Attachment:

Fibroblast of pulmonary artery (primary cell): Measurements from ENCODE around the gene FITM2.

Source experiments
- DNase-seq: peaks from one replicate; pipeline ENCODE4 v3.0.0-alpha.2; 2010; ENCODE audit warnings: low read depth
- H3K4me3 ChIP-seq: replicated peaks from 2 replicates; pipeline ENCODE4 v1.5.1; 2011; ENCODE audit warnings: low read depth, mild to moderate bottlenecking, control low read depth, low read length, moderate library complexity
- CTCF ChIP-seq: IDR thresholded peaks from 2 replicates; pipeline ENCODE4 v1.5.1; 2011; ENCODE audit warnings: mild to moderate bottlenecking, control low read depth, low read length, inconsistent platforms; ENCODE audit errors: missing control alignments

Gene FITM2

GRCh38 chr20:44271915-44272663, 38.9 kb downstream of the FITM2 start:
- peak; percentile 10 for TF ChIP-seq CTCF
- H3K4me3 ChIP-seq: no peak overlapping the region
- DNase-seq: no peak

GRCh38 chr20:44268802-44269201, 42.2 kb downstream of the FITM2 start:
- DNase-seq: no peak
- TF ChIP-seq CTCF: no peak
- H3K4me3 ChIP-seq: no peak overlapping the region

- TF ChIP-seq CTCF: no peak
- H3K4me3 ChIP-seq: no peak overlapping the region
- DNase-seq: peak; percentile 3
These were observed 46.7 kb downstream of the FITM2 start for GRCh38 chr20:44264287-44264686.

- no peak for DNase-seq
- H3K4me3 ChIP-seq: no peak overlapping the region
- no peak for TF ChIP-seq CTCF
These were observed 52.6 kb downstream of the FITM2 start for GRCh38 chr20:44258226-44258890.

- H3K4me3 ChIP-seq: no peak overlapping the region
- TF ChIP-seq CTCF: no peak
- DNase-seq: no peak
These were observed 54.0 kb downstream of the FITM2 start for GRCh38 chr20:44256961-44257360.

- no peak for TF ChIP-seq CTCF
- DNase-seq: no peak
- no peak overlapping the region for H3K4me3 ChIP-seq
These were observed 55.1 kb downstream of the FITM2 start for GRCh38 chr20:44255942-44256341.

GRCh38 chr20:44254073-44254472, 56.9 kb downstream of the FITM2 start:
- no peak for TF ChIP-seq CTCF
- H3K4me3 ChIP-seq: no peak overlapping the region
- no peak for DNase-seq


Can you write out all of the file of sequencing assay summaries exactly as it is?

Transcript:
Fibroblast of pulmonary artery (primary cell): Measurements from ENCODE around the gene FITM2.

Source experiments
- DNase-seq: peaks from one replicate; pipeline ENCODE4 v3.0.0-alpha.2; 2010; ENCODE audit warnings: low read depth
- H3K4me3 ChIP-seq: replicated peaks from 2 replicates; pipeline ENCODE4 v1.5.1; 2011; ENCODE audit warnings: low read depth, mild to moderate bottlenecking, control low read depth, low read length, moderate library complexity
- CTCF ChIP-seq: IDR thresholded peaks from 2 replicates; pipeline ENCODE4 v1.5.1; 2011; ENCODE audit warnings: mild to moderate bottlenecking, control low read depth, low read length, inconsistent platforms; ENCODE audit errors: missing control alignments

Gene FITM2

GRCh38 chr20:44271915-44272663, 38.9 kb downstream of the FITM2 start:
- peak; percentile 10 for TF ChIP-seq CTCF
- H3K4me3 ChIP-seq: no peak overlapping the region
- DNase-seq: no peak

GRCh38 chr20:44268802-44269201, 42.2 kb downstream of the FITM2 start:
- DNase-seq: no peak
- TF ChIP-seq CTCF: no peak
- H3K4me3 ChIP-seq: no peak overlapping the region

- TF ChIP-seq CTCF: no peak
- H3K4me3 ChIP-seq: no peak overlapping the region
- DNase-seq: peak; percentile 3
These were observed 46.7 kb downstream of the FITM2 start for GRCh38 chr20:44264287-44264686.

- no peak for DNase-seq
- H3K4me3 ChIP-seq: no peak overlapping the region
- no peak for TF ChIP-seq CTCF
These were observed 52.6 kb downstream of the FITM2 start for GRCh38 chr20:44258226-44258890.

- H3K4me3 ChIP-seq: no peak overlapping the region
- TF ChIP-seq CTCF: no peak
- DNase-seq: no peak
These were observed 54.0 kb downstream of the FITM2 start for GRCh38 chr20:44256961-44257360.

- no peak for TF ChIP-seq CTCF
- DNase-seq: no peak
- no peak overlapping the region for H3K4me3 ChIP-seq
These were observed 55.1 kb downstream of the FITM2 start for GRCh38 chr20:44255942-44256341.

GRCh38 chr20:44254073-44254472, 56.9 kb downstream of the FITM2 start:
- no peak for TF ChIP-seq CTCF
- H3K4me3 ChIP-seq: no peak overlapping the region
- no peak for DNase-seq